Turkish President Recep Tayyip Erdogan said he and Serbian counterpart Aleksandar Vucic have agreed to broker crisis talks involving all parties in Bosnia after elections in Serbia in April.
The crisis flared after nationalist lawmakers in post-war Bosnia’s semi-autonomous Serb entity passed a non-binding motion last year to start pulling the region out of the country’s armed forces, tax system and judiciary – a move long backed by Bosnian Serb leader Milorad Dodik.
Turkey, which has deep-rooted historical ties in the Balkans, has criticised the move as “wrong, dangerous” and has offered to mediate in the crisis, which has raised fears of a relapse into ethnic conflict in Bosnia.
After a calamitous 1992-95 ethnic war that killed 100,000 people, Bosnia was split into two largely autonomous regions – a Serb Republic (Republika Srpska) and a Federation dominated by Bosniaks and Croats, overlaid by a loose central government.
Addressing reporters along with Vucic after talks in Ankara on Tuesday, Erdogan said Serbs, Croats and Bosniaks alike should refrain from steps that endanger Bosnia’s territorial integrity and that all should act “with a sense of responsibility”.
“After these (Serbian) elections, we want to bring together the leaders of these three groups and to have a meeting with them. With this meeting, let us take steps to ensure Bosnia’s territorial integrity,” he said.
“We want to convene the three leaders – of Bosniaks, Croats, and Serbs – and accomplish this. We agreed on this,” Erdogan said, adding the talks could be held in Istanbul or Belgrade.
Mainly Muslim Turkey backed the late Bosniak Muslim wartime leader Alija Izetbegovic and has forged good relations with Bosnia’s post-war, inter-ethnic Bosniak-Serb-Croat presidency.
Earlier, Erdogan was quoted by local media as saying Albanian Prime Minister Edi Rama, Dodik and other regional officials had voiced support for his mediation offer, and that Ankara would intensify its diplomacy to resolve the crisis.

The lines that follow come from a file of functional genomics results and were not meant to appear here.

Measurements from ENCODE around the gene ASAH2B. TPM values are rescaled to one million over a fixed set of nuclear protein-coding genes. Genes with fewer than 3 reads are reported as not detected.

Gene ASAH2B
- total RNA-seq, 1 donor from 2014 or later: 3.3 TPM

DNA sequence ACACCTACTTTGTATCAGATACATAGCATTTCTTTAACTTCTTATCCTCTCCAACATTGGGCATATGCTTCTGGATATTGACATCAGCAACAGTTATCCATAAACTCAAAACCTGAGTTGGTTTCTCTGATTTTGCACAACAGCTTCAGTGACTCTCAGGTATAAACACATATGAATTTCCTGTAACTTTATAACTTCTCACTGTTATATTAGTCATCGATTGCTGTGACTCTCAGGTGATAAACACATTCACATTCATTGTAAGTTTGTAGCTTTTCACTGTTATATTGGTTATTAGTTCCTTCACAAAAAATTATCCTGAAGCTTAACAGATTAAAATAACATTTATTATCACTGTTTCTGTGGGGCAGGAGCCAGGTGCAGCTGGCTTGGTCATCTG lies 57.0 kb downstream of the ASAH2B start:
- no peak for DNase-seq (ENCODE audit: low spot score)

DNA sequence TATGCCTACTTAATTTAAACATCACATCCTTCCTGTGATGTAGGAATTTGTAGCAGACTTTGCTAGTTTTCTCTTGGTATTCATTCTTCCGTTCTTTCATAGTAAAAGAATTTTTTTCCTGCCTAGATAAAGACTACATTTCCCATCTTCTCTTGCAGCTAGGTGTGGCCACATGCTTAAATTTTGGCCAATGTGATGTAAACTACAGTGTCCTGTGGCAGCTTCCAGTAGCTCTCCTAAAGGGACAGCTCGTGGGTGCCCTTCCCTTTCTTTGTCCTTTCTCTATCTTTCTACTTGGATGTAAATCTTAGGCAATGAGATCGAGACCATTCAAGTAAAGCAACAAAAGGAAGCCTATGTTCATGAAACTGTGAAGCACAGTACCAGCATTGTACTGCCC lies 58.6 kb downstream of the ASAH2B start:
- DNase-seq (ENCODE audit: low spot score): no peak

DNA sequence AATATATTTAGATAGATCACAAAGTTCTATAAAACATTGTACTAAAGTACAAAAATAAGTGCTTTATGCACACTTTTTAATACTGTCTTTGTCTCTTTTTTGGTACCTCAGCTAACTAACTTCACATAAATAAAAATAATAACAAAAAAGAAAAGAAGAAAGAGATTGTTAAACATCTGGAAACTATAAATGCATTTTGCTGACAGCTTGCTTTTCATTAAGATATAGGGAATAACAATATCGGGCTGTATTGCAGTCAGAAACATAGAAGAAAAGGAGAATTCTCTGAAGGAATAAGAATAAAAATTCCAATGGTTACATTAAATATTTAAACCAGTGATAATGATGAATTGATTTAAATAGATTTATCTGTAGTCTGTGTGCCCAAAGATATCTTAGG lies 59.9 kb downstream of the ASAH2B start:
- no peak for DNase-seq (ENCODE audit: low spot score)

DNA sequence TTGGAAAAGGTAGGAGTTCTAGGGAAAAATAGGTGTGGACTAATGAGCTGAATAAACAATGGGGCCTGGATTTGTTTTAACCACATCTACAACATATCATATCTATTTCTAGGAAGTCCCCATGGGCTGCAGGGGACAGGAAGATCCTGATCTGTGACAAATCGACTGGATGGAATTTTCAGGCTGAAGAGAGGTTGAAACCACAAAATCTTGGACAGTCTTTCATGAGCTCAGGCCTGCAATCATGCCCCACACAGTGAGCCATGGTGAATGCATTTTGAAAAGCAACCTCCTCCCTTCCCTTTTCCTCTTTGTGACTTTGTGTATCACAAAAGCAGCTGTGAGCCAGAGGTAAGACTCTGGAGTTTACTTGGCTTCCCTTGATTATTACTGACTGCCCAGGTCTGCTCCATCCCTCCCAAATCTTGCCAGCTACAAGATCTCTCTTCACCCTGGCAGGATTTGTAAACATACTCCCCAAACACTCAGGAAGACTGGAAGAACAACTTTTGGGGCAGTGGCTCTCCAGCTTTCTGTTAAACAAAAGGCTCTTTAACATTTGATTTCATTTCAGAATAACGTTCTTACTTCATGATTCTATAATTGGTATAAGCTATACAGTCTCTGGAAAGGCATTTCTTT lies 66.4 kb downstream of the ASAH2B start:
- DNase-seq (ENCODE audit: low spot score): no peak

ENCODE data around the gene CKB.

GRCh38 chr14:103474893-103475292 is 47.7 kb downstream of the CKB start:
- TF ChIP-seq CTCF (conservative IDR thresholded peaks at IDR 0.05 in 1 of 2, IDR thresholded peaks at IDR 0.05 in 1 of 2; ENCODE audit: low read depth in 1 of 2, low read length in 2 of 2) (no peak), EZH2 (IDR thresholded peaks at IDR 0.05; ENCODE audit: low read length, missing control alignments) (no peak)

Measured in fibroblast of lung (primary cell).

Vucic told the news conference that Serbia was committed to Bosnia as an intact state and that the preservation of peace and stability in the Balkans was paramount, along “with respect for differences”.
Vucic called on Dodik last week to return to national institutions that the Serb Republic has boycotted since mid-2021 over a law criminalising the denial of genocide.
International war crimes court judgments have branded the 1995 massacre of 8,000 Bosniak men and boys in Srebrenica by Bosnian Serb forces as a genocide, which nationalist Serbs have denied.
Serbia was the patron of wartime Bosnian Serb separatists and has remained close to Bosnia’s post-war Serb entity, sharing a border with it.
Dodik’s secessionist rhetoric has spurred Serb nationalist rallies and incidents in towns across Republika Srpska.
Earlier this month, the United States imposed new sanctions on Dodik for alleged corruption and threatening Bosnia’s stability and territorial integrity. The European Union also said last week that the Bosnian Serb leadership faced EU sanctions and a loss of aid should it continue to incite tensions.